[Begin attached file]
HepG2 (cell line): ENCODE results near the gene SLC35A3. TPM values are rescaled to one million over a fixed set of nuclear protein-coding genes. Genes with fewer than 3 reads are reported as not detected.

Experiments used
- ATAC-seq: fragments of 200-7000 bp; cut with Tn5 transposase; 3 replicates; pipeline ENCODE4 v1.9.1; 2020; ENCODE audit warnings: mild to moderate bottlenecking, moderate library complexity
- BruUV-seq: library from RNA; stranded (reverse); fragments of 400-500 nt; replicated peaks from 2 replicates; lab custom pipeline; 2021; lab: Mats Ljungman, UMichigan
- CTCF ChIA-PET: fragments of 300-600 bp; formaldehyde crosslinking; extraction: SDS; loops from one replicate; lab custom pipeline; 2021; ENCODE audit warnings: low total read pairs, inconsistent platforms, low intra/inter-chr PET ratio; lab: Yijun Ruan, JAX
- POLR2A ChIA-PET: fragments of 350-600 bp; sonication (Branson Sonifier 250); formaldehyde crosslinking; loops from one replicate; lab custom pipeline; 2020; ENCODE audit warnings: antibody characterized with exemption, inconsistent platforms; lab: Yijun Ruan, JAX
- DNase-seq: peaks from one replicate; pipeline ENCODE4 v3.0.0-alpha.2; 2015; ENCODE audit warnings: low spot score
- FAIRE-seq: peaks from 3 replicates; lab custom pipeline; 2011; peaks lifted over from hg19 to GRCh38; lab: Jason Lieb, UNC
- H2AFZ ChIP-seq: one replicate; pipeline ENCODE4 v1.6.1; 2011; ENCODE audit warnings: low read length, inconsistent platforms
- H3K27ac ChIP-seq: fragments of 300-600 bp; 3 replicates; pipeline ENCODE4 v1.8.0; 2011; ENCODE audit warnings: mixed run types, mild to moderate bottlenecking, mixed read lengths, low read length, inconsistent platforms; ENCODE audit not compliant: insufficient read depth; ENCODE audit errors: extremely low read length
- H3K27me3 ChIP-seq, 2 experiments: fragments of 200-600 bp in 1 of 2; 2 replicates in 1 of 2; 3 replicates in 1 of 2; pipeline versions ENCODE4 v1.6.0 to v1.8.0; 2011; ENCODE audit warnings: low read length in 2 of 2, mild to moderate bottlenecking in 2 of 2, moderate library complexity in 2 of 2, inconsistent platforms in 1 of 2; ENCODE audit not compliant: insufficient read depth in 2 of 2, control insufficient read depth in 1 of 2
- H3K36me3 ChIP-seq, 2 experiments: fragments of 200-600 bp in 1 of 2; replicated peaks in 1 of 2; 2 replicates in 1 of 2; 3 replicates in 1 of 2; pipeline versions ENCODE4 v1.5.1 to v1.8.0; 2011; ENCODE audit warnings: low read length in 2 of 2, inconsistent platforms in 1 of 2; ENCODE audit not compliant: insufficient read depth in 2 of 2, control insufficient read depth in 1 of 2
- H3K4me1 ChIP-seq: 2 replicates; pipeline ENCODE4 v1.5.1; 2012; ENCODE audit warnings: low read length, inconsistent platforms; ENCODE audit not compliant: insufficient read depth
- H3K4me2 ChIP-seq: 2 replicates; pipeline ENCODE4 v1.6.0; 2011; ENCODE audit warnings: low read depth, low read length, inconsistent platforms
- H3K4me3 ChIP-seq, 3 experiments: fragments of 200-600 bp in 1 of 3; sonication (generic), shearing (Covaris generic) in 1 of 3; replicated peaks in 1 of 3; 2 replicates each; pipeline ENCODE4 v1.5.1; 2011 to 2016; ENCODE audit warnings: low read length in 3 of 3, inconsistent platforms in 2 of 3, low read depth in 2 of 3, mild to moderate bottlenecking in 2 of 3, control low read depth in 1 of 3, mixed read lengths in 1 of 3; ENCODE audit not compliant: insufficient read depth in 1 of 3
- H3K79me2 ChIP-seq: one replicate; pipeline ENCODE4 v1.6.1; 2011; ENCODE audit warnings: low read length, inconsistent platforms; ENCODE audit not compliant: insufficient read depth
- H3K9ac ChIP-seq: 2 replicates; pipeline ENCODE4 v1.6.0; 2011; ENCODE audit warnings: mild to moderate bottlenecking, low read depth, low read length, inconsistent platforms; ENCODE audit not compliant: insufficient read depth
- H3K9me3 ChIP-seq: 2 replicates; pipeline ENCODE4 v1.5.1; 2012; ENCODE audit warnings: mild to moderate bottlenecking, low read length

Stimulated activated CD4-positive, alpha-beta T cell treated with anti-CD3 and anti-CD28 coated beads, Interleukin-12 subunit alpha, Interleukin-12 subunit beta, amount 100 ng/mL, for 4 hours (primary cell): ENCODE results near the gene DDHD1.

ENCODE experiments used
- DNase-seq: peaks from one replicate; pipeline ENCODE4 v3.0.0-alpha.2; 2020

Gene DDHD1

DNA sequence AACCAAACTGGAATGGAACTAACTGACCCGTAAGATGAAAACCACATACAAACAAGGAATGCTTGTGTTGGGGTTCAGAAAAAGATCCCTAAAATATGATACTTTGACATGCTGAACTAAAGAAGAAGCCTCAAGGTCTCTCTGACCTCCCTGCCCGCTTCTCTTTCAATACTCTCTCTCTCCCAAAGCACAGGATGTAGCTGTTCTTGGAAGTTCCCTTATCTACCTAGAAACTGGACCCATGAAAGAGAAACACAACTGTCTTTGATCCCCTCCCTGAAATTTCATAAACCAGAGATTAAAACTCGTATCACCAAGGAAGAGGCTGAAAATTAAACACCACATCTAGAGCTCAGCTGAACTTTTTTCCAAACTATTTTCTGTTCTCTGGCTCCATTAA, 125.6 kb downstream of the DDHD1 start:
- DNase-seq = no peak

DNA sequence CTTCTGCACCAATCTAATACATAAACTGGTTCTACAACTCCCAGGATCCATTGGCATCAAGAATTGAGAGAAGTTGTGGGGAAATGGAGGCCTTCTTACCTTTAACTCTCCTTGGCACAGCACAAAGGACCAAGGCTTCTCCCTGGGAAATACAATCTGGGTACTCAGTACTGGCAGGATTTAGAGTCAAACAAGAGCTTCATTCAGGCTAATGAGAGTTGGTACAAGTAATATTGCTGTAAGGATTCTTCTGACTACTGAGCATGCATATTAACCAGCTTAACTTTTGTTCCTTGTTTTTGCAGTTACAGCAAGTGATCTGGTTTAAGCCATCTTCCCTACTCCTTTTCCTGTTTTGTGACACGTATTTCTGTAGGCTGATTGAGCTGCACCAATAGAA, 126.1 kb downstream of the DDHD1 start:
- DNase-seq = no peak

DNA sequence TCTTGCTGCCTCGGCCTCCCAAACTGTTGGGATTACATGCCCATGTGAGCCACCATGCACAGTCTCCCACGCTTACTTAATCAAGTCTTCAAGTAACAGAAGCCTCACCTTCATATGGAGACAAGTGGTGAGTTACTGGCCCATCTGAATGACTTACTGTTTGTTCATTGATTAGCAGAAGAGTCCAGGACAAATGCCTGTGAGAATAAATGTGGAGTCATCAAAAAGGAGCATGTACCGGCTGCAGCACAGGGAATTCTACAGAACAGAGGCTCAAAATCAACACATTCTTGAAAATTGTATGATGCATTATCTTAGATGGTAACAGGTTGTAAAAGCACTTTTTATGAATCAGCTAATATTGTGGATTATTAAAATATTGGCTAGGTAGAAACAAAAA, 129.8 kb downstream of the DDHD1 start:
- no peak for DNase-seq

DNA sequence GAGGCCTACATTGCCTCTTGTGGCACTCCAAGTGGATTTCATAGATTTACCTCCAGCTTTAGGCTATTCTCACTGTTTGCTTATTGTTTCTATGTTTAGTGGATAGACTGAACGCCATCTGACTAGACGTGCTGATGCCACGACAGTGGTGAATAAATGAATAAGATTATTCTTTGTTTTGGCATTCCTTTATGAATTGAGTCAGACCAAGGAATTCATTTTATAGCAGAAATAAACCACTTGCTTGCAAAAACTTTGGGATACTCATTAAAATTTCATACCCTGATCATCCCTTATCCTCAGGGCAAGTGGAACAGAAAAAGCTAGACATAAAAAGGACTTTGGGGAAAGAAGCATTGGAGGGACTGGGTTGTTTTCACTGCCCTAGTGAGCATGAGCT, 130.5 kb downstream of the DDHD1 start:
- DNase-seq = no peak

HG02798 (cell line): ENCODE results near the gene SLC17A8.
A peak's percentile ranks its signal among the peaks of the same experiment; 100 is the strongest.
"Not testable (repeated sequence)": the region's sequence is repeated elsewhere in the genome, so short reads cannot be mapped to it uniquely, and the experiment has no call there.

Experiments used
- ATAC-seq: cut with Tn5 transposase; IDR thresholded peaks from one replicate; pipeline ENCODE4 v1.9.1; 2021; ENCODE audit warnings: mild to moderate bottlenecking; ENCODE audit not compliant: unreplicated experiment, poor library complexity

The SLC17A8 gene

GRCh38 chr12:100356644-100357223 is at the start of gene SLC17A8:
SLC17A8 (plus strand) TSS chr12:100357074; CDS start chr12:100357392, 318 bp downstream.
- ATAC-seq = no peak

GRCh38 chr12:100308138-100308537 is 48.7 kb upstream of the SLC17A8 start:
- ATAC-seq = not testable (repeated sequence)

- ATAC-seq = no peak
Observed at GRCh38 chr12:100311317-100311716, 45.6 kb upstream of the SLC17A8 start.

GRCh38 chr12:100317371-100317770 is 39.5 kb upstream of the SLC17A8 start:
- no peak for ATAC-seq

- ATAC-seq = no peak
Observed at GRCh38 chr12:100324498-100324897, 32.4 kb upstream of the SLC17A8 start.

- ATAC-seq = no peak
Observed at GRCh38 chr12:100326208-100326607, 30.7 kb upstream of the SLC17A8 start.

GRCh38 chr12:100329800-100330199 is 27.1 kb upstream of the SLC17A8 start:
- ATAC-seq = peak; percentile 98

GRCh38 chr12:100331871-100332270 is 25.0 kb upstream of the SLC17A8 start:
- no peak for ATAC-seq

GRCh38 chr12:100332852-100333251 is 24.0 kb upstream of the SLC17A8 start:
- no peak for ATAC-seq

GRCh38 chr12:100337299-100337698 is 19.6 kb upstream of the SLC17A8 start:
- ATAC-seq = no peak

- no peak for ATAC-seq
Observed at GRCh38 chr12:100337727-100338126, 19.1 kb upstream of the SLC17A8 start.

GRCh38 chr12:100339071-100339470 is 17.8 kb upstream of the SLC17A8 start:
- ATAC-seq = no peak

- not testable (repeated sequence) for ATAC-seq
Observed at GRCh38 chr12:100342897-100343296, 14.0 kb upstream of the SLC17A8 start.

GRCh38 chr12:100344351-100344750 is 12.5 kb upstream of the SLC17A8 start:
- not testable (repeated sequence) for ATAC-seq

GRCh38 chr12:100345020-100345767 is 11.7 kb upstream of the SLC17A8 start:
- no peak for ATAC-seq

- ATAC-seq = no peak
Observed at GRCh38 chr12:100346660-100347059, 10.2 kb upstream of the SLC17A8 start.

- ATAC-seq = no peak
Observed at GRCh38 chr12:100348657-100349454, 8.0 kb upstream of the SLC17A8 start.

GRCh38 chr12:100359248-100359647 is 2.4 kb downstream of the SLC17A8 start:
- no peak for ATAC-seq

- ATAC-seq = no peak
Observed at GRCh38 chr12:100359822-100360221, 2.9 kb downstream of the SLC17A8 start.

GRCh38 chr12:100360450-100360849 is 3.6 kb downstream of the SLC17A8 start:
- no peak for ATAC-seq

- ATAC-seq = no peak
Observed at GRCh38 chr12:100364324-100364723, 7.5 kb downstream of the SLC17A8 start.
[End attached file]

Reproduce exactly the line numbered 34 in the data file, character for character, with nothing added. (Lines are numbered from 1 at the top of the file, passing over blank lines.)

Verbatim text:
Experiments used